The coronavirus pandemic, which has caused a global health and economic crisis, reached Israel in early February 2020. This almost metaphysical event upended life as we knew it. Health systems around the world buckled under the strain, there have been deaths and hospitalizations in the thousands and millions, and lockdowns and quarantines have kept people at home for months on end. In Israel, more than a million people lost their jobs and the economy stalled. Life everywhere has been characterized by enormous uncertainty and fear with regard to every area of life. This has been a unique crisis, very different from anything we have encountered before.
From the moment that the Israeli government began imposing restrictions on civilian movement and activity, through the point at which a full lockdown was imposed, all public systems in the country were forced to reorganize themselves in a very short period of time and had to find new and creative ways to remain relevant, productive, and meaningful.
Because the education system shut down completely, including non-formal education settings, Israel’s children and youth were consigned to educational and social isolation. They found themselves at home, with their families, lacking any significant external educational activity, removed from their friends and from other meaningful adult figures who could support them.
Quickly, and with great initiative and creativity, non-formal education professionals found ways to develop and maintain meaningful ongoing connections with young people, both those affiliated with their organizations and those who were not.
Under the auspices of the Mandel Leadership Institute, the Mandel Youth Leadership Program decided to study this phenomenon as it was occurring. It documented a moment at which a new form of pedagogy was emerging, at which – against all odds – exciting new educational initiatives were being created; a moment at which identity, commitment, and longing for connection overcame the barriers of isolation and distance, and continued to drive the wheels of education.
The findings of this review were published in a report that is not an academic study; rather, it is a form of documentation, an attempt to capture the moment, to listen to many voices, and to produce a single, up-to-the-minute description of what happened in non-formal education during the first lockdown in Israel in real time.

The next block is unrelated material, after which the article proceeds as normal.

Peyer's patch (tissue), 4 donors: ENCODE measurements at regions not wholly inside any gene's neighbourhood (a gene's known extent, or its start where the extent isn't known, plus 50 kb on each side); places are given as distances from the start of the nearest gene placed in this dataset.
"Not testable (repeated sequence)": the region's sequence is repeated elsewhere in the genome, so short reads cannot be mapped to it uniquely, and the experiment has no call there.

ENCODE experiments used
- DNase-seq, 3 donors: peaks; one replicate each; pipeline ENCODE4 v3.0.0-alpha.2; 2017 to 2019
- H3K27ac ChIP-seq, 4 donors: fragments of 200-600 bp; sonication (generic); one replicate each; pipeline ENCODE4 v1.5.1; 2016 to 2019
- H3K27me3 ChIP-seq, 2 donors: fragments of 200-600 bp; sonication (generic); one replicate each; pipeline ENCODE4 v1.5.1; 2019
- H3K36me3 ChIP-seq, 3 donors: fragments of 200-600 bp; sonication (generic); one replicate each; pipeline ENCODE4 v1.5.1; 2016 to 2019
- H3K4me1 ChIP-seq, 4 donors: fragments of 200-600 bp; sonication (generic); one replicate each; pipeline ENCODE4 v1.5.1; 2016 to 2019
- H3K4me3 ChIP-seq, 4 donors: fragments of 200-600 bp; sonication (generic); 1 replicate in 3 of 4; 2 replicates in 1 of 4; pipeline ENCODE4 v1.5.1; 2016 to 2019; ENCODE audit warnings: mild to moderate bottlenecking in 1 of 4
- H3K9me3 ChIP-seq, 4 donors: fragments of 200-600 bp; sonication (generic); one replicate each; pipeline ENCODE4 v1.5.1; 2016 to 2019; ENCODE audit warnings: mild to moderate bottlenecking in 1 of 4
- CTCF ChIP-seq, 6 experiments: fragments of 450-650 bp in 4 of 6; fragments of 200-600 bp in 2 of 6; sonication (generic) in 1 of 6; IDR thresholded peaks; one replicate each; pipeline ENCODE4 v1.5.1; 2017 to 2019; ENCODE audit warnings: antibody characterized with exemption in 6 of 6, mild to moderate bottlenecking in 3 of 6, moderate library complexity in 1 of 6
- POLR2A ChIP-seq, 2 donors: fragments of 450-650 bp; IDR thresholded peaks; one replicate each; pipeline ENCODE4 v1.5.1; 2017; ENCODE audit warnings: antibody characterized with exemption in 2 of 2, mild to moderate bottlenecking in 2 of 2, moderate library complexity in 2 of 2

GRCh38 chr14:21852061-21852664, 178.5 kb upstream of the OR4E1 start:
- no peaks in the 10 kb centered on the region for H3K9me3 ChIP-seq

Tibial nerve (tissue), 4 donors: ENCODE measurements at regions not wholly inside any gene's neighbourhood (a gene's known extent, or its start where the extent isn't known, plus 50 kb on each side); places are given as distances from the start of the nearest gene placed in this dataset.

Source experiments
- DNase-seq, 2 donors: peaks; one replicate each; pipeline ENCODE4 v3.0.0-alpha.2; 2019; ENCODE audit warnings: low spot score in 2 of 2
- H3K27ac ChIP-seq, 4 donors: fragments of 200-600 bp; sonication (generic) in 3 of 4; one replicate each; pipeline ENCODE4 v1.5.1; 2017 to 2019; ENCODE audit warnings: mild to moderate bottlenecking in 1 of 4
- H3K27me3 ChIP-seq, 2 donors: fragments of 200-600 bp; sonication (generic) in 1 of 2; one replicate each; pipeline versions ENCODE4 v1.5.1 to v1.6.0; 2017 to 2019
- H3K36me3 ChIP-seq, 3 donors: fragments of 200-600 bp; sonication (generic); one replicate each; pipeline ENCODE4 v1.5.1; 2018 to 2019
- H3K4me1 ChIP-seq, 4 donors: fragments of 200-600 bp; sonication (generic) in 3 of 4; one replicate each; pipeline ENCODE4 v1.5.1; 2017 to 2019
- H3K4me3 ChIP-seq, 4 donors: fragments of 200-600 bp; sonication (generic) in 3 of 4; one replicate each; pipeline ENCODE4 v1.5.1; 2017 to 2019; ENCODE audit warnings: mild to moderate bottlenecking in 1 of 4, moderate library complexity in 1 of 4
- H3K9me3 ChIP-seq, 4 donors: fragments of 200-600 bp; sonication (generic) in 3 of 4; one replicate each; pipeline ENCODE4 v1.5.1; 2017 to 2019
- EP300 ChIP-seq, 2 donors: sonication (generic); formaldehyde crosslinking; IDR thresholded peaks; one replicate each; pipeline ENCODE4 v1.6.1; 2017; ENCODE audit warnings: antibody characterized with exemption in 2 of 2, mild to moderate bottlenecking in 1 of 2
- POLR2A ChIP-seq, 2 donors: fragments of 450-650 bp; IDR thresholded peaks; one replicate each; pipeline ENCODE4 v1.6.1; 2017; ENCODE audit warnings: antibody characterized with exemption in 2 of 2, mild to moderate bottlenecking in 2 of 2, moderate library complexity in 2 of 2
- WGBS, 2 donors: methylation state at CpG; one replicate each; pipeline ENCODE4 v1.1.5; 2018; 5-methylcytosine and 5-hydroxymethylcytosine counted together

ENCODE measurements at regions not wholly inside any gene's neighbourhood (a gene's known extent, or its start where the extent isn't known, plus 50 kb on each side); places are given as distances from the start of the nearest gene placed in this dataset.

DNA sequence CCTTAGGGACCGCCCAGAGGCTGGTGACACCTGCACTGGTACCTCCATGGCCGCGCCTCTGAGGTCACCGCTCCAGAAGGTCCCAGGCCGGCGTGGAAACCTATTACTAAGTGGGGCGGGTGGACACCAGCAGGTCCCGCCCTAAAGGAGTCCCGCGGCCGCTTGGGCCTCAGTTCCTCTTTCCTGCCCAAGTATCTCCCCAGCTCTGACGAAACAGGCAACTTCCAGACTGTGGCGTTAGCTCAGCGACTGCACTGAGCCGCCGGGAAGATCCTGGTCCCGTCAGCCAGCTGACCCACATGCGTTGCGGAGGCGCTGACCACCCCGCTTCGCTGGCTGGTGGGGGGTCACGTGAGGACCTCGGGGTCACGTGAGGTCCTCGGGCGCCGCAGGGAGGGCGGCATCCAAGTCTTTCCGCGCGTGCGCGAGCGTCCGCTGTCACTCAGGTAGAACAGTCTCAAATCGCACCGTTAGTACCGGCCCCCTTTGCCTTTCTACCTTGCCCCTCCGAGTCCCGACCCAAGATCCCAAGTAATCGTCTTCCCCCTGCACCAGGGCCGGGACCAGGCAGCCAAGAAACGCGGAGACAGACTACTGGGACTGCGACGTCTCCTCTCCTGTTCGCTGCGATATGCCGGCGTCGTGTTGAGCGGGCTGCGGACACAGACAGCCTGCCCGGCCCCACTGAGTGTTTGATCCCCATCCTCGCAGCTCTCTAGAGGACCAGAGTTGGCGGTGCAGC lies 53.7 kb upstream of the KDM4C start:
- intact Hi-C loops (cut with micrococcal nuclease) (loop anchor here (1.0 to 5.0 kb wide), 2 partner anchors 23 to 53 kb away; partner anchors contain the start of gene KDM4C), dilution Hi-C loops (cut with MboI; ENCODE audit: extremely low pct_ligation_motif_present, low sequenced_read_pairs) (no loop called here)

The review was thus written as the events transpired. Its goal was to map and catalogue responses in non-formal education using online tools, in conditions of considerable uncertainty, and involving rapid appraisal in real time of activities being carried out in the field. It surveys the character and scale of these activities, their effectiveness, the lessons learned from them, and the infrastructure they require, and includes thoughts about the future.
The survey is intended to provide a basis for future implementation during crises, and thus to serve as a useful tool for education institutions, offer basic premises for future research into new methods, pedagogies, and approaches to educational practice, and provide an examination of the effects and outcomes of this strange and unique period of forced social isolation.
The review was initiated by
Yael Hess, director of the Mandel Leadership Institute, and
Miki Nevo, then the director of the Mandel Youth Leadership Program and today the director of the Mandel Center for Leadership in the North. It was conducted by
Dani Rozner, who was then a researcher for the Mandel Youth Leadership Program and has subsequently been appointed its director, with the help of
Elah Avital and with academic support and statistical analysis by
Dr. Ronit Amit.
To read the full Hebrew report, click
Dani Rozner, director of the Mandel Youth Leadership Program and author of the report